If you're interested in a Duke University Press book for subsidiary rights/translations, please contact permissions@dukeupress.edu. Include the book title/author, rights sought, and estimated print run.

    Disability Requests

    Instructions for requesting an electronic text on behalf of a student with disabilities are available here.

    Rights & Permissions Contact Information

    Email: permissions@dukeupress.edu
    Email contact for coursepacks: asstpermissions@dukeupress.edu
    Fax: 919-688-4574
    Mail:
    Duke University Press
    Rights and Permissions
    905 W. Main Street
    Suite 18B
    Durham, NC 27701

    For all requests please include:
    1. Author's name. If book has an editor that is different from the article author, include editor's name also.
    2. Title of the journal article or book chapter and title of journal or title of book
    3. Page numbers (if excerpting, provide specifics)
    For coursepacks, please also note: The number of copies requested, the school and professor requesting
    For reprints and subsidiary rights, please also note: Your volume title, publication date, publisher, print run, page count, rights sought
  • Description

    Mobile Cultures provides much-needed, empirically grounded studies of the connections between new media technologies, the globalization of sexual cultures, and the rise of queer Asia. The availability and use of new media—fax machines, mobile phones, the Internet, electronic message boards, pagers, and global television—have grown exponentially in Asia over the past decade. This explosion of information technology has sparked a revolution, transforming lives and lifestyles, enabling the creation of communities and the expression of sexual identities in a region notorious for the regulation of both information and sexual conduct. Whether looking at the hanging of toy cartoon characters like “Hello Kitty” from mobile phones to signify queer identity in Japan or at the development of queer identities in Indonesia or Singapore, the essays collected here emphasize the enormous variance in the appeal and uses of new media from one locale to another.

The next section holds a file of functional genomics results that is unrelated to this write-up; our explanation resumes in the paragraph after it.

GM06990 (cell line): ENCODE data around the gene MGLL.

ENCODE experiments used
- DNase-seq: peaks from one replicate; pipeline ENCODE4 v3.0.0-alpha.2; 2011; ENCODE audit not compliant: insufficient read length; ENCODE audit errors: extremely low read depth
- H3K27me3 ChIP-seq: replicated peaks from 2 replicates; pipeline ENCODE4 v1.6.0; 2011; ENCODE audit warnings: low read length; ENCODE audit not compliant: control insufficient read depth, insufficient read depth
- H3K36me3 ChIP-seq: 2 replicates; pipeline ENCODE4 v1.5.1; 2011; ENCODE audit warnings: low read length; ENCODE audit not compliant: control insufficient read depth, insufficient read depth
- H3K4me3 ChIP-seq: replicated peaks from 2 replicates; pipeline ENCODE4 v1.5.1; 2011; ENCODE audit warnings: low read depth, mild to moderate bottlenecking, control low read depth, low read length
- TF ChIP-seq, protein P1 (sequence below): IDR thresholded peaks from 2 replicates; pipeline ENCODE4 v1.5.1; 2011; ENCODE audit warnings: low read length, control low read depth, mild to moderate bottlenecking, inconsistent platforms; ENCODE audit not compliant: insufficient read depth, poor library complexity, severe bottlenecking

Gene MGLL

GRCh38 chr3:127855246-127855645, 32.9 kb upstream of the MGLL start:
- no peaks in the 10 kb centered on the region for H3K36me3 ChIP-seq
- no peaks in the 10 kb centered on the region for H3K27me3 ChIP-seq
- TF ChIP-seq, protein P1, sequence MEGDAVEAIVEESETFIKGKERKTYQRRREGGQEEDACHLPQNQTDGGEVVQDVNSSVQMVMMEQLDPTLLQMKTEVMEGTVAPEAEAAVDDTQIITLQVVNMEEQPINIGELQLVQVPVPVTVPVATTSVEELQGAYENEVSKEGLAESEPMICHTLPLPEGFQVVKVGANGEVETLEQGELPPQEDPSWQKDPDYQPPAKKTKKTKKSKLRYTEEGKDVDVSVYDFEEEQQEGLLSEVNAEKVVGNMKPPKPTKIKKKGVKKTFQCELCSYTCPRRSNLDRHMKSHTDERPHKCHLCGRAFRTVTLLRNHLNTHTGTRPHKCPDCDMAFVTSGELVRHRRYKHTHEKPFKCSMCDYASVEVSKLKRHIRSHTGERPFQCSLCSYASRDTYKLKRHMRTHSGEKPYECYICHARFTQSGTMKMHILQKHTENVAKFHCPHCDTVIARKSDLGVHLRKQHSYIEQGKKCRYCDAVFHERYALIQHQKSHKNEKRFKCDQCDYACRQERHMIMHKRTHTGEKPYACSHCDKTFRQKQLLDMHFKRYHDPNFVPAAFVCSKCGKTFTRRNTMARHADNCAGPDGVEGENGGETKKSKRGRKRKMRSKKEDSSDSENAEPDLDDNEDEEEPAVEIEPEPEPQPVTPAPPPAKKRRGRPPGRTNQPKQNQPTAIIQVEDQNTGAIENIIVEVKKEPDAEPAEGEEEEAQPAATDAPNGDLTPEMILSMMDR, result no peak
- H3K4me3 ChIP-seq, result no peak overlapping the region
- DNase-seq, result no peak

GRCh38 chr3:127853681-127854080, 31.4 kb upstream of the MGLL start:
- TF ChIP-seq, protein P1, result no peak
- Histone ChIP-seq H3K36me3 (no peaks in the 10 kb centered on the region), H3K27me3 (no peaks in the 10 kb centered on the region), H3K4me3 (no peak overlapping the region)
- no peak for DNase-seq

Scholars, artists, and activists from a range of countries, the contributors chronicle the different ways new media galvanize Asian queer communities in Taiwan, South Korea, Japan, Indonesia, Thailand, Malaysia, India, and around the world. They consider phenomena such as the uses of the Internet among gay, lesbian, or queer individuals in Taiwan and South Korea; the international popularization of Japanese queer pop culture products such as Yaoi manga; and a Thai website’s reading of a scientific tract on gay genetics in light of Buddhist beliefs. Essays also explore the politically subversive possibilities opened up by the proliferation of media technologies, examining, for instance, the use of Cyberjaya—Malaysia’s government-backed online portal—to form online communities in the face of strict antigay laws.

    Contributors. Chris Berry, Tom Boellstorff, Larissa Hjorth, Katrien Jacobs, Olivia Khoo, Fran Martin, Mark McLelland, David Mullaly, Baden Offord, Sandip Roy, Veruska Sabucco, Audrey Yue

    About The Author(s)

    Chris Berry is Associate Professor in Film Studies at the University of California, Berkeley. He is author of A Bit on the Side: East-West Topographies of Desire and editor of several books including Memoirs from the Beijing Film Academy: The Genesis of China’s Fifth Generation, published by Duke University Press.

    Fran Martin is Lecturer in the Cinema Studies Program at La Trobe University in Australia.

    Audrey Yue is Lecturer in the Cultural Studies Program and Department of English at the University of Melbourne in Australia.

Explore More
Share

Create a reading list or add to an existing list. Sign-in or register now to continue.


Contact Us

  • Duke University Press
  • 905 W. Main St. Ste 18-B
  • Durham, NC 27701
  • U.S. phone (toll-free): 888-651-0122
  • International: 1-919-688-5134
  • orders@dukeupress.edu